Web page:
We recently ran a show about collective nouns for groups of birds, A Murder, A Party, A Stare, Or a Siege. At the end, we asked what a group of BirdNote listeners might be called. We asked -- and you answered! Here are some of the suggestions.
LisaP and JoeMcA had the same idea. They told us a group of Bird Note listeners would be called a "pledge." (OK, so it was pledge week on a lot of local stations!)
ValerieC uses a little double-entendre, when she offers “PUPILS!”
* DouglasF noted: Birders flock together with a lot of distinct calls. "Didja see that?" "Was thatta___?" Onyer life list?" I'd call us a Gabble. It has that silly flavor of flocks rushing out to see a "rare" or "exotic," like a flock of domestic turkeys spooked by a shadow. He also offers: I think a "caucus of crows" works, specially in the fall and winter, when they gather to discuss their year and plan for the next.
* DanaD believes that a group of BirdNote listeners ought to be called a "polymathy," which, she said, "... means the discourse on the encyclopaedic knowledge of a particular subject." (And then she smiled.)
* FredK says: How about an "Ear"?
In that same vein, KLW offers “disambiguation (a medical term for ear).”
* SharonS suggests: A bevy of bird watchers (in keeping with the alliteration tradition)
* AntonyX’s idea? "A Concoction of Listeners"
* GailS offers a "celebration" of birders.
* IleneAS must be a birder herself. She nominates a "confusion" of birders!
* Miles, a listener in British Columbia, suggests, "birdnerdherd" (bird-nerd-herd). That kinda fits...
* GaryJ has a good one: a rhapsody.
* FrancesM offers A Curiosity of BirdNote listeners.
* JaneF said, a hoard of birders seems to fit.
* BobMcC got creative: Birnoculars. (Not binoculars, and birdnoculars is a bit clumsy.)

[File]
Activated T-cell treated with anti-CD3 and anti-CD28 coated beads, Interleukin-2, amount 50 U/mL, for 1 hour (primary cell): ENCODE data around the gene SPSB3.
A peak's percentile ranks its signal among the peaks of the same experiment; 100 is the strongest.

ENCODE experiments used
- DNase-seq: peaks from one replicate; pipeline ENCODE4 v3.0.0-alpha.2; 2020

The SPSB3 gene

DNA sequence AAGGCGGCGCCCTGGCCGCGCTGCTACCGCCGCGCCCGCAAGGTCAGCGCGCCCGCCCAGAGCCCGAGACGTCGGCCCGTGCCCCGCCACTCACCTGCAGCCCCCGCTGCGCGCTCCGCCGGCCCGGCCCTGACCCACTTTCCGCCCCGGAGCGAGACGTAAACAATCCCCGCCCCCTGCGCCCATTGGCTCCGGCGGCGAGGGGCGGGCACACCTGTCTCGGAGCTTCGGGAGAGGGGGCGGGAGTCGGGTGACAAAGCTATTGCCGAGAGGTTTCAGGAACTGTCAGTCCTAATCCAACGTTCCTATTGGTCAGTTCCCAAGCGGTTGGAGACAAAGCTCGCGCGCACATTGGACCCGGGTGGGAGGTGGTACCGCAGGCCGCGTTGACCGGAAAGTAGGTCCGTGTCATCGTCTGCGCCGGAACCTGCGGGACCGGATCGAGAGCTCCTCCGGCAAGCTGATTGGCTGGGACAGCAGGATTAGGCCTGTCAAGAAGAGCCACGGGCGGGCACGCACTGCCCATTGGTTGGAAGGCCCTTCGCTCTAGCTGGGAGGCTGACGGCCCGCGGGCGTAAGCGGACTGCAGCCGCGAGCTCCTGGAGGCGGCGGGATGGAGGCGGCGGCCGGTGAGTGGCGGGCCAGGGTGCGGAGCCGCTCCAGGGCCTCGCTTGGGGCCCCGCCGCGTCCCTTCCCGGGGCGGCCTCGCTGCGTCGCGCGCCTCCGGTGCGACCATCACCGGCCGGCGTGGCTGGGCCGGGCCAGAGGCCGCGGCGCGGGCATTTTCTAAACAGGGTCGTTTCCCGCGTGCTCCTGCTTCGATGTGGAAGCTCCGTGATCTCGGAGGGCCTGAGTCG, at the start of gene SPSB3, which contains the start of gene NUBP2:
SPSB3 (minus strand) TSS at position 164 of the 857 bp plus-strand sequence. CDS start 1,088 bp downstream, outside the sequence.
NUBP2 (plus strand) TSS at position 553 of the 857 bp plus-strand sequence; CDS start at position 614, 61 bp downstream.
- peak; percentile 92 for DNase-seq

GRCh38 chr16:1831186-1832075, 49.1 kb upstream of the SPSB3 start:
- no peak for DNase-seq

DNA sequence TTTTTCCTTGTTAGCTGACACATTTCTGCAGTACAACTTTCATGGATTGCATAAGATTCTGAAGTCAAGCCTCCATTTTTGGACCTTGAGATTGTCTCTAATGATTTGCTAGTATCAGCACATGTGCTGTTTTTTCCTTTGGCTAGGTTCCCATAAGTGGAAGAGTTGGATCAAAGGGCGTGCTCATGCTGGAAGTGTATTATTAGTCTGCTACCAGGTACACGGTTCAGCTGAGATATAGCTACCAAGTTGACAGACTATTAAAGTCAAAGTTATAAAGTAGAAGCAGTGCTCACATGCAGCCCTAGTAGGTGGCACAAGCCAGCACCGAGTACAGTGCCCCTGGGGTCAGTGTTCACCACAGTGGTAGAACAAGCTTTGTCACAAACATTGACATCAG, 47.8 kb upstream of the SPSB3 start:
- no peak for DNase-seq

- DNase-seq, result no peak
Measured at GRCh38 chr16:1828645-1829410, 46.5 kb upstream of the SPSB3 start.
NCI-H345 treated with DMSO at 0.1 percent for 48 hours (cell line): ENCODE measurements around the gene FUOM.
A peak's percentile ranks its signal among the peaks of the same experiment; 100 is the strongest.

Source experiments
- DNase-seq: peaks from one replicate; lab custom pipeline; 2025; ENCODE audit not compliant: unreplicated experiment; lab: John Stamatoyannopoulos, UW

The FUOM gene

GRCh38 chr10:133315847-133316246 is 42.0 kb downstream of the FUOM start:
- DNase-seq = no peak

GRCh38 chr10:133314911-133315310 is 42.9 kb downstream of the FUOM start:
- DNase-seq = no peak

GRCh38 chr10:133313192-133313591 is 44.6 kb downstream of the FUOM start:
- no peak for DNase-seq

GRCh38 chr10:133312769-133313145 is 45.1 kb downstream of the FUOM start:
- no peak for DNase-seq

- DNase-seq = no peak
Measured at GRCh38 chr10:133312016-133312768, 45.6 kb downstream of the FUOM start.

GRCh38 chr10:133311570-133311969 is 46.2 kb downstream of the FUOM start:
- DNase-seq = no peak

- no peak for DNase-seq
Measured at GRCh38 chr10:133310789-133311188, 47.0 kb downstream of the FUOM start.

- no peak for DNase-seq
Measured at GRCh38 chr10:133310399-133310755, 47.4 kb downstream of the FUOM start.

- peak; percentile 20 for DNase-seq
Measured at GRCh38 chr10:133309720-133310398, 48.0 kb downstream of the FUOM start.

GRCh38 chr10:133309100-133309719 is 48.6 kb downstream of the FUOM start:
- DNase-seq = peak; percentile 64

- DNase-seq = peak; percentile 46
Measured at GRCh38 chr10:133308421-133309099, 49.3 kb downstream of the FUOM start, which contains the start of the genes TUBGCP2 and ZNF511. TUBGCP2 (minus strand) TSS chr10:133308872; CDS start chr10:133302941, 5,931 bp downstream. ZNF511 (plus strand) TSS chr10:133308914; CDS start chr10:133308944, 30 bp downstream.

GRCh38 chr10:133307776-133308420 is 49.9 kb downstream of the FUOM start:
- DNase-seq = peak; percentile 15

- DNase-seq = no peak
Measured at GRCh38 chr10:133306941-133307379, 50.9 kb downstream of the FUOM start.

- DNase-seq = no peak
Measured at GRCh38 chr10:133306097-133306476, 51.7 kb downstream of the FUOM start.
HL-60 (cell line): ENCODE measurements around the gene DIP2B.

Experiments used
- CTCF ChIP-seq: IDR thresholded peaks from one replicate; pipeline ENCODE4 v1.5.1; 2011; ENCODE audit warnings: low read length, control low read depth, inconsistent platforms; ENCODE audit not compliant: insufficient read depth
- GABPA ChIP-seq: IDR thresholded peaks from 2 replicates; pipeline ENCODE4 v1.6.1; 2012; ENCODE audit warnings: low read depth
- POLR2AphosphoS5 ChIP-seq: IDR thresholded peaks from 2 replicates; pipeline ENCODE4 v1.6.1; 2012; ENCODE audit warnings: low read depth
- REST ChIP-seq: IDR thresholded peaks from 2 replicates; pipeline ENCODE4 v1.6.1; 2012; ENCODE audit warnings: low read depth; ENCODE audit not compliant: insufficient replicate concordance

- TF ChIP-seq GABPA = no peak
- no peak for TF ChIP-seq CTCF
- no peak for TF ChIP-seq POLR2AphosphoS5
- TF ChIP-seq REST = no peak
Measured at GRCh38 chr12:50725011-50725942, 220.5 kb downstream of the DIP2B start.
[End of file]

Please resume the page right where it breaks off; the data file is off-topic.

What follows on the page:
* JanelleD brings a smile: How about a "wonderment" of bird watchers.
* JudyD asks: How about Birdbrainers?
* MikeD: I would call the large group of listeners who hear BirdNote a "Fascination of listeners," as that is the word that frequently comes to mind while I listen. (We like that a lot!)
And we totally have to agree with MaryAK, who said, “Who knew birders were such a witty group!?”
We stand corrected.
AlasdairM, a native of the UK, and a couple of other fans in the US tell us that the collective noun for a group of owls -- rather than a stare --
.... is a parliament. Yup, we can see that.
There are often several names for certain groups of birds. The British term for a group of rooks is also "parliament," which seems to work, too. A group of vultures in the air constitutes a "kettle," but on the ground, a "wake." These collective nouns are meant to be fun, as well as descriptive, for sure!
Listeners also mentioned their favorite terms:
GingerH told us one of her favorite collective nouns is a charm of goldfinches.
And from far afield, RachelA says: In Australia we have gangs of cockatoos and a mob of kangaroos.
Oops, we missed one!
Full disclosure: We totally missed one of the collective nouns for crows. PeterP reminds us: Actually, if it's below the minimum number of crows for a murder, it is called an attempted murder.
Thanks, Everyone! We had fun and hope you did, too.
Thanks to these photographers for their contributions:
A spring of Blue-winged Teal - Ken Slade FCC
A murmuration of European Starlings - Kim Wall FCC
A company of parrots (Rainbow Lorikeets) - Heather FCC
A murder of crows - Will Montague FCC
Burrowing Owl - A stare? Dan Hutcheson FCC
Burrowing Owls - A parliament? © Gregg Thompson
Crows © Mike Hamilton
But wait - there's more!
BarbD says a group of BirdNote listeners is a heard. Good one, Barb!